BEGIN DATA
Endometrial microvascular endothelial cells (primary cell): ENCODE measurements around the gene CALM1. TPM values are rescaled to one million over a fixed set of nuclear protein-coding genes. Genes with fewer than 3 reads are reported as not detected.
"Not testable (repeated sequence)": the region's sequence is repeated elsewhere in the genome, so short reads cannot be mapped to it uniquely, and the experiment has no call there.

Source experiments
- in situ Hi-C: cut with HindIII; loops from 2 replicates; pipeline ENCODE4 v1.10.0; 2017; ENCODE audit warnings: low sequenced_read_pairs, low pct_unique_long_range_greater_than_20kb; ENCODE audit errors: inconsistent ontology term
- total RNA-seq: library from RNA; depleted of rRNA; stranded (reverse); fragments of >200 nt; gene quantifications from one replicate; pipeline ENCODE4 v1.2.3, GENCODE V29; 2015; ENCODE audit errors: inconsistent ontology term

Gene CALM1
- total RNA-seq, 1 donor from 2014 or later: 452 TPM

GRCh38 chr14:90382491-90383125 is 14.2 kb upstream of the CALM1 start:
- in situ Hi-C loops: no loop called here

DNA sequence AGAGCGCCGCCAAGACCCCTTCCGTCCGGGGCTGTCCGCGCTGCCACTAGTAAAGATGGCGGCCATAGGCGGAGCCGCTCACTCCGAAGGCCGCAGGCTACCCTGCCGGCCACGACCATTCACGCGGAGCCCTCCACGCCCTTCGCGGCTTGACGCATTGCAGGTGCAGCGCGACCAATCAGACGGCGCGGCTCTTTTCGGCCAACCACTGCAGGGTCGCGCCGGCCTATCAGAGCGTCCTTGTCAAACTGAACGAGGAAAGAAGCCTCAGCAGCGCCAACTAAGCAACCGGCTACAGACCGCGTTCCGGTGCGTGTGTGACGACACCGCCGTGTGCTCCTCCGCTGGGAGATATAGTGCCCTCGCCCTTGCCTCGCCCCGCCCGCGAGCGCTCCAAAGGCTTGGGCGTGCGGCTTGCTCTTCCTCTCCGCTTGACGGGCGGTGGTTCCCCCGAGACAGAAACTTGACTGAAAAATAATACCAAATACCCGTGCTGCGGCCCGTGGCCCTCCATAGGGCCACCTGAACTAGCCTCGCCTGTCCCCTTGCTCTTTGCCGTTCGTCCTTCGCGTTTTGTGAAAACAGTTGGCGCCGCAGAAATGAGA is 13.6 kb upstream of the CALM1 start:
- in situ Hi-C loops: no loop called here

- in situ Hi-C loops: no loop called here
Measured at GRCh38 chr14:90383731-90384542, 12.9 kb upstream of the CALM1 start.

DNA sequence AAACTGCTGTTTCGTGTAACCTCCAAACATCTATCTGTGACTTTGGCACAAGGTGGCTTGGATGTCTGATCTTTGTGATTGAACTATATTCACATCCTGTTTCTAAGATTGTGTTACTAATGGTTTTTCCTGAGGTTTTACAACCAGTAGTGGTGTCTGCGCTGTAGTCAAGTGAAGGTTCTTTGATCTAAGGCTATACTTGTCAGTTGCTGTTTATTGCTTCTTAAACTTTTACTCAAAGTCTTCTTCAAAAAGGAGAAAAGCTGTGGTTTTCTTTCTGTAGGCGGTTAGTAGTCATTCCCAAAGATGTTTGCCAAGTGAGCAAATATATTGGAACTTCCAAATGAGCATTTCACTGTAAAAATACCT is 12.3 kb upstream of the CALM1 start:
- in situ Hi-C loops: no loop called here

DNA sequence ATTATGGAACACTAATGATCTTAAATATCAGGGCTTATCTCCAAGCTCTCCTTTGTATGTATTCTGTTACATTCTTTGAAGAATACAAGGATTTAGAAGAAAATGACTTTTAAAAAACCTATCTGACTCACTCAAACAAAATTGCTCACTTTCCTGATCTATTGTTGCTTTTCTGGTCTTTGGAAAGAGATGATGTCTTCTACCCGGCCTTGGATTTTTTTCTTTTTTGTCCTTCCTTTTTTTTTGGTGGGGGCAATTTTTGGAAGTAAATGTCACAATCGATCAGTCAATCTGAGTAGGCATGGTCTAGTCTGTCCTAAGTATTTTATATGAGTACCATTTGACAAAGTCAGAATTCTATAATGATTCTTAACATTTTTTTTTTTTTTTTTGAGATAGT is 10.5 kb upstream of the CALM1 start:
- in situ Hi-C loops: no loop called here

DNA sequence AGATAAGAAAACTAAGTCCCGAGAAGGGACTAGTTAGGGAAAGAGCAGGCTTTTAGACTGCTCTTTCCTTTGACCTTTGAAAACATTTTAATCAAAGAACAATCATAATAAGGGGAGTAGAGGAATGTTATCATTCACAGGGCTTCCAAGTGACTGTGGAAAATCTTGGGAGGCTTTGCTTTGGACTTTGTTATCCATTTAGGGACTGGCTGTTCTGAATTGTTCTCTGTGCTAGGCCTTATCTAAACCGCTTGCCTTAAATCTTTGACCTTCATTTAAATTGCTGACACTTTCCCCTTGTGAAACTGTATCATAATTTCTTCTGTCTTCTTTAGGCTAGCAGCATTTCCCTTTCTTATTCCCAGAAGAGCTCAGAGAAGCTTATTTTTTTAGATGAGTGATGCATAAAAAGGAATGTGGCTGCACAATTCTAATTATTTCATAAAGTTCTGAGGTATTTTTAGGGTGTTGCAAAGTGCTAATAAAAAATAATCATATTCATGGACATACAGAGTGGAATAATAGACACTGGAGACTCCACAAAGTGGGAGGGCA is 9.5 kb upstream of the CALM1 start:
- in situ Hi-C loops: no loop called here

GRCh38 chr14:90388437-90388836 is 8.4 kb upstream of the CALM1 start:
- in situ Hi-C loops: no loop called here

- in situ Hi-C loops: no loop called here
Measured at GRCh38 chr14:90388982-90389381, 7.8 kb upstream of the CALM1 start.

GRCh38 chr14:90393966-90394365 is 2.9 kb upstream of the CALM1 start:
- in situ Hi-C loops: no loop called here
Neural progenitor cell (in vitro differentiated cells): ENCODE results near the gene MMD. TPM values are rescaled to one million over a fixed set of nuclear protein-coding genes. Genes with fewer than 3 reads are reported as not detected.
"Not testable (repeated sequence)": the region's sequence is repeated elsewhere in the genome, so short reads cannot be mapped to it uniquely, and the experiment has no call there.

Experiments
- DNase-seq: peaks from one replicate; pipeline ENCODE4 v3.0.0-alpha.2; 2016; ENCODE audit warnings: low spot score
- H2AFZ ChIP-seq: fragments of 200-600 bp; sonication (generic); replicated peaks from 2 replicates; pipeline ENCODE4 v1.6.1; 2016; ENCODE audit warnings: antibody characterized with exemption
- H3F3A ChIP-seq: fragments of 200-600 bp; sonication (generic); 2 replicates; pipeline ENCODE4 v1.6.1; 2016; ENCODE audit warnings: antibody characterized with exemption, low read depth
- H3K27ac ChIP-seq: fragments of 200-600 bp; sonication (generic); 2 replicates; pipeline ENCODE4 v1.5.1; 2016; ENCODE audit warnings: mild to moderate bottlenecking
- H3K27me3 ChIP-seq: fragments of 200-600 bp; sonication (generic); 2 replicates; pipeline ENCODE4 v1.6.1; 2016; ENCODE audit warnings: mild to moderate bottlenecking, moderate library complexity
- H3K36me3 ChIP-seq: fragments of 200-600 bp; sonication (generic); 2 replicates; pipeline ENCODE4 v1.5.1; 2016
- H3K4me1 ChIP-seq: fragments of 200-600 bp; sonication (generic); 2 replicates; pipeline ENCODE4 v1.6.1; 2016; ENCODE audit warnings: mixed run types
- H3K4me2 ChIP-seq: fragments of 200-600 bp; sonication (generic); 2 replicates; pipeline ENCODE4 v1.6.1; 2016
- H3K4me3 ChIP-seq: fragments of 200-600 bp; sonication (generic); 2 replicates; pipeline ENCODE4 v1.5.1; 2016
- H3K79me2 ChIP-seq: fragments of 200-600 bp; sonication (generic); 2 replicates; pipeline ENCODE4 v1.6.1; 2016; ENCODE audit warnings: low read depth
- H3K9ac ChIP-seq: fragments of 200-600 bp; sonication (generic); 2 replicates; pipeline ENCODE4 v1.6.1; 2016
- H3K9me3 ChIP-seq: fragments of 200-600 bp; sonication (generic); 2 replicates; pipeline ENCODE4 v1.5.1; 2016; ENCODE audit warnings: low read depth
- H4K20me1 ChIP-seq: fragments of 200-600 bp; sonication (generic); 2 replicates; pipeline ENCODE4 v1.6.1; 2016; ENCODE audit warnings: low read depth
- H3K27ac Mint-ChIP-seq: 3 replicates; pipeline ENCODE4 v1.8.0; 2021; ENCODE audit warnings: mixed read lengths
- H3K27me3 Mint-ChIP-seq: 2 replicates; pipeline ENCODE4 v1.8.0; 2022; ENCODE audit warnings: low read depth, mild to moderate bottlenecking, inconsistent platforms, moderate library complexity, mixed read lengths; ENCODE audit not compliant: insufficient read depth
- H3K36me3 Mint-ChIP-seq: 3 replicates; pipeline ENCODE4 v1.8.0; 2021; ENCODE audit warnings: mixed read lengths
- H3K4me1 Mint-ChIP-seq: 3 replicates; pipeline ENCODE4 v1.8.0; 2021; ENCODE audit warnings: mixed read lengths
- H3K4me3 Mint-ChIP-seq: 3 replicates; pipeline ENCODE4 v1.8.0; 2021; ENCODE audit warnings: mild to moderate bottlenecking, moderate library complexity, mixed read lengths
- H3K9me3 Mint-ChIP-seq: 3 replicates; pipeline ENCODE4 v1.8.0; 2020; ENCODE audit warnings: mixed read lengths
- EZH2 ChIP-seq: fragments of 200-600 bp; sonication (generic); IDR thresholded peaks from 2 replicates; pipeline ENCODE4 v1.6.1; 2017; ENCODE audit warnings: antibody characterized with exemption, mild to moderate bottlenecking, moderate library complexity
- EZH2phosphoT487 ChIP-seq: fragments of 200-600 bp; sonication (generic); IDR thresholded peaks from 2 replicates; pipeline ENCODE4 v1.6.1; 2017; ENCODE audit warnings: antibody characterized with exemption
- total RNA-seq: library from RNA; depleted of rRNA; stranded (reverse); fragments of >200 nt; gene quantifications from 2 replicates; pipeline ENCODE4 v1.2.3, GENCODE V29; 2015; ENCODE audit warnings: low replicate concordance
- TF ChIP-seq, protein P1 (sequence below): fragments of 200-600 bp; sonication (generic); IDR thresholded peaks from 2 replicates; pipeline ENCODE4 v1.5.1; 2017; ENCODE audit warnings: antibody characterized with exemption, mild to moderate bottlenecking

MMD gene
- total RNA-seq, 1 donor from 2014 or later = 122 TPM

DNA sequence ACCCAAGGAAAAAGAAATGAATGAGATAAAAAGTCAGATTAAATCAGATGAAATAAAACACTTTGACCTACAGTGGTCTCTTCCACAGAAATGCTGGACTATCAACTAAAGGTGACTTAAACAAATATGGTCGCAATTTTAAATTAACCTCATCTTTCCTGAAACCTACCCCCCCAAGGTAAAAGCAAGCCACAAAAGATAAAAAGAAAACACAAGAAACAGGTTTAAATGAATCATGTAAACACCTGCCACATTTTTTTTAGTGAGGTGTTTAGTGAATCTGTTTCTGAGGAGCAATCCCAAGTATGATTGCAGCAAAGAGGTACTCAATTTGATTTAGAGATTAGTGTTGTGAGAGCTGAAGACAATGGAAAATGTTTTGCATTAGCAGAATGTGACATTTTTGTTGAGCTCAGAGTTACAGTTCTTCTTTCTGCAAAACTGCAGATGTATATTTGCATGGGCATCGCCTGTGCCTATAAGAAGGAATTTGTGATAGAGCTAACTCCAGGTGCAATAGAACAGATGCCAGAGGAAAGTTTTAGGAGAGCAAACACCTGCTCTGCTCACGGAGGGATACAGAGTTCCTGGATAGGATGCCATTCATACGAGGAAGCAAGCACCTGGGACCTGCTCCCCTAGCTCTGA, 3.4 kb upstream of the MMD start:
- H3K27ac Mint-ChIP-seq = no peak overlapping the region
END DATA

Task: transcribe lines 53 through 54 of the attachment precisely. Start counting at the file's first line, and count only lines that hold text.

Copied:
- total RNA-seq, 1 donor from 2014 or later = 122 TPM

DNA sequence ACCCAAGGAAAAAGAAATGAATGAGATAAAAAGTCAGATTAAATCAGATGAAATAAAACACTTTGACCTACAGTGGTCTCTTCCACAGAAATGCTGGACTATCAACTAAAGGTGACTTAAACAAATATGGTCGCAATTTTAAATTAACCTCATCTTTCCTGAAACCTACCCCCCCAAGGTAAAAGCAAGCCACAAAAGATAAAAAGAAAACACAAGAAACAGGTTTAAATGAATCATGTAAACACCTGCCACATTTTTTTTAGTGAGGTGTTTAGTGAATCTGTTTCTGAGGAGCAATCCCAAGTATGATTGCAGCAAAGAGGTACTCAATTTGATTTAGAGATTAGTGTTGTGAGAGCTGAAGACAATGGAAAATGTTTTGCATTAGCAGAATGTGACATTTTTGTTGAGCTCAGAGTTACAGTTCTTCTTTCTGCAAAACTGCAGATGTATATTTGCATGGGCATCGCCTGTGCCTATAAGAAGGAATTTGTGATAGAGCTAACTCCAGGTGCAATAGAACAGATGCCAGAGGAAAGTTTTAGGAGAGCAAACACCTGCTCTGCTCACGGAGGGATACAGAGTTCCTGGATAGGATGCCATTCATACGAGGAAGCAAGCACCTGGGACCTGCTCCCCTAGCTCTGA, 3.4 kb upstream of the MMD start: